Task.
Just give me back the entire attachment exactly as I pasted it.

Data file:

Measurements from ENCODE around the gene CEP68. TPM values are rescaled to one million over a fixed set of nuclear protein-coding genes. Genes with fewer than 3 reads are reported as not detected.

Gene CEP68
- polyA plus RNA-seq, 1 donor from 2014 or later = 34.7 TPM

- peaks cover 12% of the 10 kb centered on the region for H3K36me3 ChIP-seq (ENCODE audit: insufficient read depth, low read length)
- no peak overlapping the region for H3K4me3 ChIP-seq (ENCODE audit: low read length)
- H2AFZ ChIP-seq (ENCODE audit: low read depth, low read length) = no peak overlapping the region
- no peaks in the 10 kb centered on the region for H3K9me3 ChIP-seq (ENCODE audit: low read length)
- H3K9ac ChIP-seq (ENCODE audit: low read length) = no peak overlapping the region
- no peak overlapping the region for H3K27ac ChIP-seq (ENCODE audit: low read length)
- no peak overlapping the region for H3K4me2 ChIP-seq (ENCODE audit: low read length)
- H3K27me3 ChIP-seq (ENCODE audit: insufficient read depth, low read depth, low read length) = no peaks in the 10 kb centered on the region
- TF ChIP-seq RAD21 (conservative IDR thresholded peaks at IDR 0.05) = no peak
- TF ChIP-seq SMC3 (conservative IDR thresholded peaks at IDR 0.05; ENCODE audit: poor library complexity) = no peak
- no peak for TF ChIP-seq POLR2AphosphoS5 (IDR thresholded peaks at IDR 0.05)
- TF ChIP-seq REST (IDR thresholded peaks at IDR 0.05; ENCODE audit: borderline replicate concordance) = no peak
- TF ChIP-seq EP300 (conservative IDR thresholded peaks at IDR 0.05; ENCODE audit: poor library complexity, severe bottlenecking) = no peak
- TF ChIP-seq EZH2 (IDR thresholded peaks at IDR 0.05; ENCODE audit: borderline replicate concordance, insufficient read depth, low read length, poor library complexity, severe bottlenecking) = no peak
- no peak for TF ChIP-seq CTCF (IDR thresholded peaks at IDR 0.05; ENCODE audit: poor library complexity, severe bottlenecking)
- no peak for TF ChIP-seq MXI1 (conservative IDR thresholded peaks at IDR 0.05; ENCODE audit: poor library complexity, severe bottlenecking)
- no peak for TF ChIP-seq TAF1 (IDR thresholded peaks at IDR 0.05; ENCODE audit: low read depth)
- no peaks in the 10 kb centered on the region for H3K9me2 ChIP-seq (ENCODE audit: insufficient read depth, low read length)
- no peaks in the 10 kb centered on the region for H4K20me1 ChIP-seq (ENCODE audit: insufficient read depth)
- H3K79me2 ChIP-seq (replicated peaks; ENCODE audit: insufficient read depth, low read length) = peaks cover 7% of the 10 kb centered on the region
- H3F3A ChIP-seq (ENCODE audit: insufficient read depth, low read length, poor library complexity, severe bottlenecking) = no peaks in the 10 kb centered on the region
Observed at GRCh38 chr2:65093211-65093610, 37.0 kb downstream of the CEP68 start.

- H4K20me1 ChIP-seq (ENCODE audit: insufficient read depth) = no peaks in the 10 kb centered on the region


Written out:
Measurements from ENCODE around the gene CEP68. TPM values are rescaled to one million over a fixed set of nuclear protein-coding genes. Genes with fewer than 3 reads are reported as not detected.

Gene CEP68
- polyA plus RNA-seq, 1 donor from 2014 or later = 34.7 TPM

- peaks cover 12% of the 10 kb centered on the region for H3K36me3 ChIP-seq (ENCODE audit: insufficient read depth, low read length)
- no peak overlapping the region for H3K4me3 ChIP-seq (ENCODE audit: low read length)
- H2AFZ ChIP-seq (ENCODE audit: low read depth, low read length) = no peak overlapping the region
- no peaks in the 10 kb centered on the region for H3K9me3 ChIP-seq (ENCODE audit: low read length)
- H3K9ac ChIP-seq (ENCODE audit: low read length) = no peak overlapping the region
- no peak overlapping the region for H3K27ac ChIP-seq (ENCODE audit: low read length)
- no peak overlapping the region for H3K4me2 ChIP-seq (ENCODE audit: low read length)
- H3K27me3 ChIP-seq (ENCODE audit: insufficient read depth, low read depth, low read length) = no peaks in the 10 kb centered on the region
- TF ChIP-seq RAD21 (conservative IDR thresholded peaks at IDR 0.05) = no peak
- TF ChIP-seq SMC3 (conservative IDR thresholded peaks at IDR 0.05; ENCODE audit: poor library complexity) = no peak
- no peak for TF ChIP-seq POLR2AphosphoS5 (IDR thresholded peaks at IDR 0.05)
- TF ChIP-seq REST (IDR thresholded peaks at IDR 0.05; ENCODE audit: borderline replicate concordance) = no peak
- TF ChIP-seq EP300 (conservative IDR thresholded peaks at IDR 0.05; ENCODE audit: poor library complexity, severe bottlenecking) = no peak
- TF ChIP-seq EZH2 (IDR thresholded peaks at IDR 0.05; ENCODE audit: borderline replicate concordance, insufficient read depth, low read length, poor library complexity, severe bottlenecking) = no peak
- no peak for TF ChIP-seq CTCF (IDR thresholded peaks at IDR 0.05; ENCODE audit: poor library complexity, severe bottlenecking)
- no peak for TF ChIP-seq MXI1 (conservative IDR thresholded peaks at IDR 0.05; ENCODE audit: poor library complexity, severe bottlenecking)
- no peak for TF ChIP-seq TAF1 (IDR thresholded peaks at IDR 0.05; ENCODE audit: low read depth)
- no peaks in the 10 kb centered on the region for H3K9me2 ChIP-seq (ENCODE audit: insufficient read depth, low read length)
- no peaks in the 10 kb centered on the region for H4K20me1 ChIP-seq (ENCODE audit: insufficient read depth)
- H3K79me2 ChIP-seq (replicated peaks; ENCODE audit: insufficient read depth, low read length) = peaks cover 7% of the 10 kb centered on the region
- H3F3A ChIP-seq (ENCODE audit: insufficient read depth, low read length, poor library complexity, severe bottlenecking) = no peaks in the 10 kb centered on the region
Observed at GRCh38 chr2:65093211-65093610, 37.0 kb downstream of the CEP68 start.

- H4K20me1 ChIP-seq (ENCODE audit: insufficient read depth) = no peaks in the 10 kb centered on the region